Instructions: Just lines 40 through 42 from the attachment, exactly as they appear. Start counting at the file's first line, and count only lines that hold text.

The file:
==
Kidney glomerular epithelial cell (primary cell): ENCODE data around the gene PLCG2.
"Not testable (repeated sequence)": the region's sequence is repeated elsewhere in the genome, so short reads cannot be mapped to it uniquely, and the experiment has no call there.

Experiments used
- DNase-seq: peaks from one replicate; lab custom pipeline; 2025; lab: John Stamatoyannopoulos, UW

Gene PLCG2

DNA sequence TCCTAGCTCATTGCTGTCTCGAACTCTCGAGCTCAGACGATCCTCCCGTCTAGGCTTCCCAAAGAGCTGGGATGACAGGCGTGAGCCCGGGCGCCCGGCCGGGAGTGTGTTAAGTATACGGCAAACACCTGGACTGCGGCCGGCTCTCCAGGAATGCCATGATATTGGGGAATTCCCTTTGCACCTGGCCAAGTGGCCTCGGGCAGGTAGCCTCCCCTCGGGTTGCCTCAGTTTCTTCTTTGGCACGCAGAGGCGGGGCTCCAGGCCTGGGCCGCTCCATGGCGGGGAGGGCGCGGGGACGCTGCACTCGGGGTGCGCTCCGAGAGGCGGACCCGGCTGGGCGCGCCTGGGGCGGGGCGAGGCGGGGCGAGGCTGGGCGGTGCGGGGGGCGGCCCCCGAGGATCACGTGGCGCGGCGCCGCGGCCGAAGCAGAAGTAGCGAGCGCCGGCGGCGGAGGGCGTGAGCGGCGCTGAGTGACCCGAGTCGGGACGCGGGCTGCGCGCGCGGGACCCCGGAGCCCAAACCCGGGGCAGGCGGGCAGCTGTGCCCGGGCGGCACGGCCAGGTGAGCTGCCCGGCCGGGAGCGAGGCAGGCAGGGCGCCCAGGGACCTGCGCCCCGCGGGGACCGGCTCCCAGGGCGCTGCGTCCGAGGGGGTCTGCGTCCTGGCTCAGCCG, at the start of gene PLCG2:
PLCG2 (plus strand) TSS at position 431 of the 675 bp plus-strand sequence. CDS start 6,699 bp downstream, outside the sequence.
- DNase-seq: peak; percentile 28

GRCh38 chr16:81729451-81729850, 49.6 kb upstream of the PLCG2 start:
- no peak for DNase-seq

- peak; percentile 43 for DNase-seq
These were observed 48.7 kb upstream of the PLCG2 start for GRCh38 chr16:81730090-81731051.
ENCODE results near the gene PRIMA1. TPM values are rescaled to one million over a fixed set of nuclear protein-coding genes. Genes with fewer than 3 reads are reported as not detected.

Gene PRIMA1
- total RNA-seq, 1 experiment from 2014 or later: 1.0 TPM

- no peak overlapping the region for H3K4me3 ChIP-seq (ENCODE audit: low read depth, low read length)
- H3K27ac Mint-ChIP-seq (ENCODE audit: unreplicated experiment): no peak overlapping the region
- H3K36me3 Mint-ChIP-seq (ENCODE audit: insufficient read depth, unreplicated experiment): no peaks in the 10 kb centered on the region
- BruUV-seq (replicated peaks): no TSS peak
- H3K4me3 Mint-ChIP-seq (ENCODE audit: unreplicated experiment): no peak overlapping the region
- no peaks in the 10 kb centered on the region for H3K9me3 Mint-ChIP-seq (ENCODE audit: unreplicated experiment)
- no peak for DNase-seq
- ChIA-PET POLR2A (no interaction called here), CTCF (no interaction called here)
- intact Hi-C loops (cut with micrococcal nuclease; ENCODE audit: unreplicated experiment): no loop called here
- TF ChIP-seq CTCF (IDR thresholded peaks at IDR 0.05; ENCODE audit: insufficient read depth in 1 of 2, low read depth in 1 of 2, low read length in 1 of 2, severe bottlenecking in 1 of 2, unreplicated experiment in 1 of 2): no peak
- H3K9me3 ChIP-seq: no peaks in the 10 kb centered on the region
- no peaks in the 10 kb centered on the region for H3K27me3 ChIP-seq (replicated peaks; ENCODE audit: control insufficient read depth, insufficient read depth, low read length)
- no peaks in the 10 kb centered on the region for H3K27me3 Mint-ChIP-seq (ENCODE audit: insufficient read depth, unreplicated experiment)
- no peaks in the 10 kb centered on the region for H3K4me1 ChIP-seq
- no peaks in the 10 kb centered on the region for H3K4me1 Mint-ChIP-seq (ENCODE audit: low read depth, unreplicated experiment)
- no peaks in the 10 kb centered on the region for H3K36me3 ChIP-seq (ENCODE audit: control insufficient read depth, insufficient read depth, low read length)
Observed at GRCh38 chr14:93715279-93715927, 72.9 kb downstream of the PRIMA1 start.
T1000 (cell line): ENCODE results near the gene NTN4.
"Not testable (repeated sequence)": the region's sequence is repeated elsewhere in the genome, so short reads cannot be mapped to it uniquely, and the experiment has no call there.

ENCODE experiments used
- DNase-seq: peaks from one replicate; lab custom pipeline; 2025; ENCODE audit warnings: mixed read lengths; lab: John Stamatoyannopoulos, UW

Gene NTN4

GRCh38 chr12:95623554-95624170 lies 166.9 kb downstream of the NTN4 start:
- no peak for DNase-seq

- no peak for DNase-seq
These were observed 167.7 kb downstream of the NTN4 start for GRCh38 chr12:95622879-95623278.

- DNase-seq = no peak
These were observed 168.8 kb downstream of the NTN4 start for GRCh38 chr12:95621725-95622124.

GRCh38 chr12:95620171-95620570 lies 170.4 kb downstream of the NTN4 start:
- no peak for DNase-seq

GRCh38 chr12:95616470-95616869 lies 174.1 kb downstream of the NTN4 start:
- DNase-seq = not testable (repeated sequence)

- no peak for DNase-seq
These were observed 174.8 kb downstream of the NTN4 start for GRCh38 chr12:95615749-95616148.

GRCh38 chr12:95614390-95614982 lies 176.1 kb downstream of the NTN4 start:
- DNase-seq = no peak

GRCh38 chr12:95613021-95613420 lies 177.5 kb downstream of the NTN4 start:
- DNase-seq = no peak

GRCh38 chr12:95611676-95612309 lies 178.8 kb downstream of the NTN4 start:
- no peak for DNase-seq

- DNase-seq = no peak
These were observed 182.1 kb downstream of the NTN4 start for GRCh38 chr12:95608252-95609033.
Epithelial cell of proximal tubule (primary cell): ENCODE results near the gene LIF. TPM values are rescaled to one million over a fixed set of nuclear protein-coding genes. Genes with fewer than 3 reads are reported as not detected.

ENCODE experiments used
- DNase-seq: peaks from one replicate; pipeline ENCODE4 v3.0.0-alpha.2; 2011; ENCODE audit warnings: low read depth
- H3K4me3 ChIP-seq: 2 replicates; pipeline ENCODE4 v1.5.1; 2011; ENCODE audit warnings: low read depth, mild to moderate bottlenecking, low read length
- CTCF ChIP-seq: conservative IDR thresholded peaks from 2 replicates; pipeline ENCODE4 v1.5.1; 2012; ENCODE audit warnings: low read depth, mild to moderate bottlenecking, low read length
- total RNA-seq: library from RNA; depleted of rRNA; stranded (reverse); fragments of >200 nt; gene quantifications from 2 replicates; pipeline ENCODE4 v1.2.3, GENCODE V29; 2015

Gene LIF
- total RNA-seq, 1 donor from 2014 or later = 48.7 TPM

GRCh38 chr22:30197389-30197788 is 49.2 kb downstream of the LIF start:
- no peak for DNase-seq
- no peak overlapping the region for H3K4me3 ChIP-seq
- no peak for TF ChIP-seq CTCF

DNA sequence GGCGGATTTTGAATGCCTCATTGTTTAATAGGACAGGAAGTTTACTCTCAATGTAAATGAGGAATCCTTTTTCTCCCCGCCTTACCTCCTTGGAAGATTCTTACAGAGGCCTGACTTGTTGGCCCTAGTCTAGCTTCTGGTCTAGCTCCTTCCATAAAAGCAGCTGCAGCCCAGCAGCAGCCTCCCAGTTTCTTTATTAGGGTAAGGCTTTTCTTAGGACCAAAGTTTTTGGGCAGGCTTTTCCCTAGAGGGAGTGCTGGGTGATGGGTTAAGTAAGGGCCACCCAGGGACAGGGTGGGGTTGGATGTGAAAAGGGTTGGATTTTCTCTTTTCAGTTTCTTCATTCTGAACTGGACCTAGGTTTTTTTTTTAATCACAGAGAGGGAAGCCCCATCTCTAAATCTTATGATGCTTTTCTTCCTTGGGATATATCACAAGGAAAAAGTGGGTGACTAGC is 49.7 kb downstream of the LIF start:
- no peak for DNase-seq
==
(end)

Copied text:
- no peak for DNase-seq
These were observed 167.7 kb downstream of the NTN4 start for GRCh38 chr12:95622879-95623278.

- DNase-seq = no peak